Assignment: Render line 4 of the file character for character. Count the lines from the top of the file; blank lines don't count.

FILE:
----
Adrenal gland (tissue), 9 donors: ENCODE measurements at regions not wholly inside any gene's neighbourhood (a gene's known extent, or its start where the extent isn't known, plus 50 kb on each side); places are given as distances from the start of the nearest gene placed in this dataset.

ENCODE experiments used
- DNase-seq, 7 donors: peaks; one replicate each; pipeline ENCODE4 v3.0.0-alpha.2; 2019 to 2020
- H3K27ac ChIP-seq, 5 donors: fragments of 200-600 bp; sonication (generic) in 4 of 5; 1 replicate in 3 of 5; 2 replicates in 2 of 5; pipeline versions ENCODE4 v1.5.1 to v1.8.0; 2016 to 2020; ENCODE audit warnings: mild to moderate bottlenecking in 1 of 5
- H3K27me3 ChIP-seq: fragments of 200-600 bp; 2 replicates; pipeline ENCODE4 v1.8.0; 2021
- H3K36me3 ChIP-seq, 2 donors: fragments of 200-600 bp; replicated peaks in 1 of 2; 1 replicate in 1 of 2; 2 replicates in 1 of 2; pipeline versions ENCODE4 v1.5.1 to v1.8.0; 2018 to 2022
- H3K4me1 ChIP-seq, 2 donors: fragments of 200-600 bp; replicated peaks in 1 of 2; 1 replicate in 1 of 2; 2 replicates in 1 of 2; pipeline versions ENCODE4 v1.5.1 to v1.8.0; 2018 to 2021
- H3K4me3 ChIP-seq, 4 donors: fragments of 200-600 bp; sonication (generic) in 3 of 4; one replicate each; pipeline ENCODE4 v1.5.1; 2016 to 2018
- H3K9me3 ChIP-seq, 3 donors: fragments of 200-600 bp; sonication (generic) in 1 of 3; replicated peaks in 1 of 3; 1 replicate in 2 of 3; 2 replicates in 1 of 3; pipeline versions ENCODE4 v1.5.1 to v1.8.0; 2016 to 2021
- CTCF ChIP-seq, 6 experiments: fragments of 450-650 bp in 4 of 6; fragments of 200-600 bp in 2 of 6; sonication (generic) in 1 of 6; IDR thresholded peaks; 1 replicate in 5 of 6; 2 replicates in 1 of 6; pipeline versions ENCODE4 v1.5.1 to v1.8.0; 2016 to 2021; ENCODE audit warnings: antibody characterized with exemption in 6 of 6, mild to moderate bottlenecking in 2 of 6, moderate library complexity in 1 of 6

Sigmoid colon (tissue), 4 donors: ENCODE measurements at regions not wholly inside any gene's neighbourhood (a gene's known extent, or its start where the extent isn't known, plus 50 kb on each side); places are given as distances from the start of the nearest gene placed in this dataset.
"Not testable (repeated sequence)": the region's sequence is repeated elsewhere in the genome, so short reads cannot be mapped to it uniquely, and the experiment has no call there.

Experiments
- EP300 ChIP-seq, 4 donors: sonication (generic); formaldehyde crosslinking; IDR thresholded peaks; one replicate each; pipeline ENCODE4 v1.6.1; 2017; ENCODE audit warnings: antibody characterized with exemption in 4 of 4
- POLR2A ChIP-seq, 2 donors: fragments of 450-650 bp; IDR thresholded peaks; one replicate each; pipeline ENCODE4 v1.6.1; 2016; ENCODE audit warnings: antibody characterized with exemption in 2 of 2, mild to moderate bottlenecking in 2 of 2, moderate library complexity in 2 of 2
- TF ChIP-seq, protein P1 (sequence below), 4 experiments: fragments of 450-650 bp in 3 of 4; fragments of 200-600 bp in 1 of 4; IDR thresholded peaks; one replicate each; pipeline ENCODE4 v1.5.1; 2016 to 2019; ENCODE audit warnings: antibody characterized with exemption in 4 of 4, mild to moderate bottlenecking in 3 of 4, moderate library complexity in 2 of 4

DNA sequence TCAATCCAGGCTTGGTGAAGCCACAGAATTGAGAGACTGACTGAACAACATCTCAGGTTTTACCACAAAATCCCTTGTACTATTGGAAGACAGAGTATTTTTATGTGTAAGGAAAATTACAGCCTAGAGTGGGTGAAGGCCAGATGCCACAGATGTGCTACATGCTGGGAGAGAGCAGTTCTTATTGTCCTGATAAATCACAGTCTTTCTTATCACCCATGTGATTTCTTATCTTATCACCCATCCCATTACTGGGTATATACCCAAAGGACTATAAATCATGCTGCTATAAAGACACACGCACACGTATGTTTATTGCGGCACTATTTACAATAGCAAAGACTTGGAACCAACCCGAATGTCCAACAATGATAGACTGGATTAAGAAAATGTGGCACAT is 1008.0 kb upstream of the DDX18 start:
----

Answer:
- H3K27ac ChIP-seq, 5 donors: fragments of 200-600 bp; sonication (generic) in 4 of 5; 1 replicate in 3 of 5; 2 replicates in 2 of 5; pipeline versions ENCODE4 v1.5.1 to v1.8.0; 2016 to 2020; ENCODE audit warnings: mild to moderate bottlenecking in 1 of 5